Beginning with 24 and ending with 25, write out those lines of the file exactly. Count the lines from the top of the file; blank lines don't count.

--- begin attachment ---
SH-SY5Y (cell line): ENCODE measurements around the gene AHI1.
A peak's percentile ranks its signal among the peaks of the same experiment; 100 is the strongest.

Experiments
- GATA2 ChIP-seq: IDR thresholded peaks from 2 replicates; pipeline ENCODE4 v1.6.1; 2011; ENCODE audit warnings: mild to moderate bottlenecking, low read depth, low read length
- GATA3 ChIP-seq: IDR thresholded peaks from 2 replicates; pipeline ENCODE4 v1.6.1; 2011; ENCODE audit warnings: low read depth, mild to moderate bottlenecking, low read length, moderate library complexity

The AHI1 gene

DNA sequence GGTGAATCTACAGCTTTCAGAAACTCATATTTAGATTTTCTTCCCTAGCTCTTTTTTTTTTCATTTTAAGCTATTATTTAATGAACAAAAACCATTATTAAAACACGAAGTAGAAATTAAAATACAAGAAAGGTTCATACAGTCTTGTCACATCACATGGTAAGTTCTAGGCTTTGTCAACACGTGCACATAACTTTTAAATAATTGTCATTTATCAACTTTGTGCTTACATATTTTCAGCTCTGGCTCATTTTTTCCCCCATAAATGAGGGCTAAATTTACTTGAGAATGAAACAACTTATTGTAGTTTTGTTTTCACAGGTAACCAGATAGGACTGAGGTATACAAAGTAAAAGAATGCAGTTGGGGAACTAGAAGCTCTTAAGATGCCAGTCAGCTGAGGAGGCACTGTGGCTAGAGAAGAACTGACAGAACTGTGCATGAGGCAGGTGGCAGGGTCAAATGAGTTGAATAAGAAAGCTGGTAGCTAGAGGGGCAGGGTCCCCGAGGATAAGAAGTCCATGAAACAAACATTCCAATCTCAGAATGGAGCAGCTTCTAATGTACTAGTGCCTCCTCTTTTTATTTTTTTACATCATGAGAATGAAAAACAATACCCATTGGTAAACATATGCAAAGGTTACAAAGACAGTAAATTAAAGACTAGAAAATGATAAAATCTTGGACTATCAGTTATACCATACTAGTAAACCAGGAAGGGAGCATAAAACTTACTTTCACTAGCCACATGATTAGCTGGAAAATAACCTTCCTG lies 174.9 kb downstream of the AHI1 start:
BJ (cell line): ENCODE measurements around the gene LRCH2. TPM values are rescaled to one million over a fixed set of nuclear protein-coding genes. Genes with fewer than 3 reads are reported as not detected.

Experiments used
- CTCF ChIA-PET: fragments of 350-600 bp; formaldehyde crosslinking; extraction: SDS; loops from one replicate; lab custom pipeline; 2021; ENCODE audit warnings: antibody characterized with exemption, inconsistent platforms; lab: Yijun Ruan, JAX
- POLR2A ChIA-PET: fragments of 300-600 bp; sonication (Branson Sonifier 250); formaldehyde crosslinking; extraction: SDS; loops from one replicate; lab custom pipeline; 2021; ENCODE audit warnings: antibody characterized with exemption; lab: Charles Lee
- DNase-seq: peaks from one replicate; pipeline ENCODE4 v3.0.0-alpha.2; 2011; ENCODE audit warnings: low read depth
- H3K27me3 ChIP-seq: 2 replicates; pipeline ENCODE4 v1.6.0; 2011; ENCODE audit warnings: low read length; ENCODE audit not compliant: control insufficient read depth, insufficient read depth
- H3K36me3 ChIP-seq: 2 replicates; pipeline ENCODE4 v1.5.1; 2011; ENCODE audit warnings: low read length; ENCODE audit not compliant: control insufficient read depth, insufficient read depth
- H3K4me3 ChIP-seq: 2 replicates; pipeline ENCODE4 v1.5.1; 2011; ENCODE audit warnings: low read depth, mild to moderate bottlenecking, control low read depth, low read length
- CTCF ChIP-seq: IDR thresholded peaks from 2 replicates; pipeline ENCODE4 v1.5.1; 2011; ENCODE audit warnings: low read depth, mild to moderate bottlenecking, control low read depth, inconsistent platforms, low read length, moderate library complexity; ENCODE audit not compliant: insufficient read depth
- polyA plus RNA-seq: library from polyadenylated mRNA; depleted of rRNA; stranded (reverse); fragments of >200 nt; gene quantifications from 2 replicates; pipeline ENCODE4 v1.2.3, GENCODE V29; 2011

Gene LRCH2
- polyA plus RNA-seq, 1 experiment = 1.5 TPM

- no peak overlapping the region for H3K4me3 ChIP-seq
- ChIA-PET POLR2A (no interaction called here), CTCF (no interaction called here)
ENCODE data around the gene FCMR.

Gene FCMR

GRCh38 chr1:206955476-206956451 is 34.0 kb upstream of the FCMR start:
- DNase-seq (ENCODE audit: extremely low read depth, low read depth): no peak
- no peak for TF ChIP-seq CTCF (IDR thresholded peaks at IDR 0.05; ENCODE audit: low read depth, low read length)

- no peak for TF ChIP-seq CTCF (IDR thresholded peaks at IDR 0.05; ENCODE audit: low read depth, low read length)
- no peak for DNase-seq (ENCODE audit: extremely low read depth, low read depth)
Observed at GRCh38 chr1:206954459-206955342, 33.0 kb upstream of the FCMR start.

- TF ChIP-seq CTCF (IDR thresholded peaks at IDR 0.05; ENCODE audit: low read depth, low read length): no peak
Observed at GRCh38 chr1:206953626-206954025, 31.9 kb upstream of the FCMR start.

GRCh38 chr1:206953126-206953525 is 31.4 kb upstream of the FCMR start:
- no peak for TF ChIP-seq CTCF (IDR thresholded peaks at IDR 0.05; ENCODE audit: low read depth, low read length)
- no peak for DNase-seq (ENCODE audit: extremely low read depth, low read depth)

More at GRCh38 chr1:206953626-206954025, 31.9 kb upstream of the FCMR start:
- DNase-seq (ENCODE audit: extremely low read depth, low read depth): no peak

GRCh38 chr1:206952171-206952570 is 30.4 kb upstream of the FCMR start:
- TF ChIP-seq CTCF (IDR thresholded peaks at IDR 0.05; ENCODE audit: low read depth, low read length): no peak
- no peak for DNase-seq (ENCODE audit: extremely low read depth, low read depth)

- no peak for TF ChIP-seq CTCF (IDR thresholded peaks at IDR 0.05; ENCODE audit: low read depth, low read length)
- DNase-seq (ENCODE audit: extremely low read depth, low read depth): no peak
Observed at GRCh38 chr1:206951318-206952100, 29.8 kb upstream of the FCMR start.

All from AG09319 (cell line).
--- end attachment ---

GRCh38 chr1:206955476-206956451 is 34.0 kb upstream of the FCMR start:
- DNase-seq (ENCODE audit: extremely low read depth, low read depth): no peak